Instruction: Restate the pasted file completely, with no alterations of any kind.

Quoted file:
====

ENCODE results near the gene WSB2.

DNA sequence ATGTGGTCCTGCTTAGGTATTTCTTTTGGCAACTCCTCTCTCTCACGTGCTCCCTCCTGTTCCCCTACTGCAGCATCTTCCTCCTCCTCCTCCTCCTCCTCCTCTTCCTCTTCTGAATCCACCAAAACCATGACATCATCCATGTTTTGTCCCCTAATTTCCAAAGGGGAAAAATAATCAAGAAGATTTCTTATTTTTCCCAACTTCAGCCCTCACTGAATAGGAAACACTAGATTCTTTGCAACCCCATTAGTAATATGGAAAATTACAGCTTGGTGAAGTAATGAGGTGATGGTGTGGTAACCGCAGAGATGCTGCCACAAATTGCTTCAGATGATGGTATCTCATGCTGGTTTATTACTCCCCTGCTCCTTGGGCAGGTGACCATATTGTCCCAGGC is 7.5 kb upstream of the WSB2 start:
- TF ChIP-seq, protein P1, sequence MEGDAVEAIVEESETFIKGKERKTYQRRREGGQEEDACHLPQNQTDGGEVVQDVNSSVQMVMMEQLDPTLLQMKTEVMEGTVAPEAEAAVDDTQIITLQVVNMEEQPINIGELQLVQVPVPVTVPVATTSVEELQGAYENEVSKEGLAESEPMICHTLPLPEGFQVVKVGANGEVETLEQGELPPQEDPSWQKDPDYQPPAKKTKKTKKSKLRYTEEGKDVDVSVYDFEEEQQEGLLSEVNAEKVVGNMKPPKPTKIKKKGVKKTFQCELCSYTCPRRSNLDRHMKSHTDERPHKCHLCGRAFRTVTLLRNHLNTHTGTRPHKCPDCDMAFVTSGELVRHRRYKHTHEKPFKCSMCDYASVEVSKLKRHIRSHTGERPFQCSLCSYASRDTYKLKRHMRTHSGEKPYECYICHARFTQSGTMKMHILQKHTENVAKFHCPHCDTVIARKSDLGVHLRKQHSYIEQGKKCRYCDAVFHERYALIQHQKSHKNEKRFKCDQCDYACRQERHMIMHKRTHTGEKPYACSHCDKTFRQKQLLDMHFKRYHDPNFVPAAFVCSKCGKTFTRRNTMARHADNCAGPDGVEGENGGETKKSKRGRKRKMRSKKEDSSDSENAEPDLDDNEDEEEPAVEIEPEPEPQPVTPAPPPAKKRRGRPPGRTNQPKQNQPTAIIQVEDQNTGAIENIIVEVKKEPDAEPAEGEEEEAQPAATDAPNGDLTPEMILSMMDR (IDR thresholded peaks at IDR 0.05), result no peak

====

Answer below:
ENCODE results near the gene WSB2.

DNA sequence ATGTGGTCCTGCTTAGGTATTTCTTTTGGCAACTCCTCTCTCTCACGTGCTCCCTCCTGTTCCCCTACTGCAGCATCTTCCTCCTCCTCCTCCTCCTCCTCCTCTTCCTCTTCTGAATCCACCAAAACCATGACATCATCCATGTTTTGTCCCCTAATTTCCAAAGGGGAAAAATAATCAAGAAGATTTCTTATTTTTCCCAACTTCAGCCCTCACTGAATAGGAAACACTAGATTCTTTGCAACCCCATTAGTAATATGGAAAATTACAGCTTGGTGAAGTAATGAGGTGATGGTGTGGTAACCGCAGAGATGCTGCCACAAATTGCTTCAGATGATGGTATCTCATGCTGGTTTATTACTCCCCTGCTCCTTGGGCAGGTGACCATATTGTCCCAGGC is 7.5 kb upstream of the WSB2 start:
- TF ChIP-seq, protein P1, sequence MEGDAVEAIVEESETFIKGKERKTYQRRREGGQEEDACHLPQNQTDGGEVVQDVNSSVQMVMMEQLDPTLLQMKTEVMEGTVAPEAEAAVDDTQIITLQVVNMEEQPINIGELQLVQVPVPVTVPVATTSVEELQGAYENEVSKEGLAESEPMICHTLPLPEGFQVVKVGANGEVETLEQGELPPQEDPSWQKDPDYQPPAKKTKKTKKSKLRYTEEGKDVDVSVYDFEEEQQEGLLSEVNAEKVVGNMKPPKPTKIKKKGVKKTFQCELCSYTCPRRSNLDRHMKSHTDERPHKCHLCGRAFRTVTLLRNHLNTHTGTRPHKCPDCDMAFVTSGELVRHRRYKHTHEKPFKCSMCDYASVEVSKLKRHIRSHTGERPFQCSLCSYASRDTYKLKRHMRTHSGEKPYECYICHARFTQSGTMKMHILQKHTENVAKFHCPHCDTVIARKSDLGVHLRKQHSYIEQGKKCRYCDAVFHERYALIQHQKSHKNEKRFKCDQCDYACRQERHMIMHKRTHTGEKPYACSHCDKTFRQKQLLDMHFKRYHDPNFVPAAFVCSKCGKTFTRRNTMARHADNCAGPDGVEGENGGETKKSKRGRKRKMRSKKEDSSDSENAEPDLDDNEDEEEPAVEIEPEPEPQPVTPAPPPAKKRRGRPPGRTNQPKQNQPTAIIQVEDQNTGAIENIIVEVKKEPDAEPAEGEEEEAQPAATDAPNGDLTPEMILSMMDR (IDR thresholded peaks at IDR 0.05), result no peak